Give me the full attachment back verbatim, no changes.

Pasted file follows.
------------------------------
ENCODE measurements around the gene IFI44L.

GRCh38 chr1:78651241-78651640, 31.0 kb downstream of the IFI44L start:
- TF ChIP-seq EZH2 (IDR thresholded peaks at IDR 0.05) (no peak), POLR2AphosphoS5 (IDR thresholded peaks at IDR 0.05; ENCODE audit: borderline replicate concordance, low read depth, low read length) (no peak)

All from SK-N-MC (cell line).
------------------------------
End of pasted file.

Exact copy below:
ENCODE measurements around the gene IFI44L.

GRCh38 chr1:78651241-78651640, 31.0 kb downstream of the IFI44L start:
- TF ChIP-seq EZH2 (IDR thresholded peaks at IDR 0.05) (no peak), POLR2AphosphoS5 (IDR thresholded peaks at IDR 0.05; ENCODE audit: borderline replicate concordance, low read depth, low read length) (no peak)

All from SK-N-MC (cell line).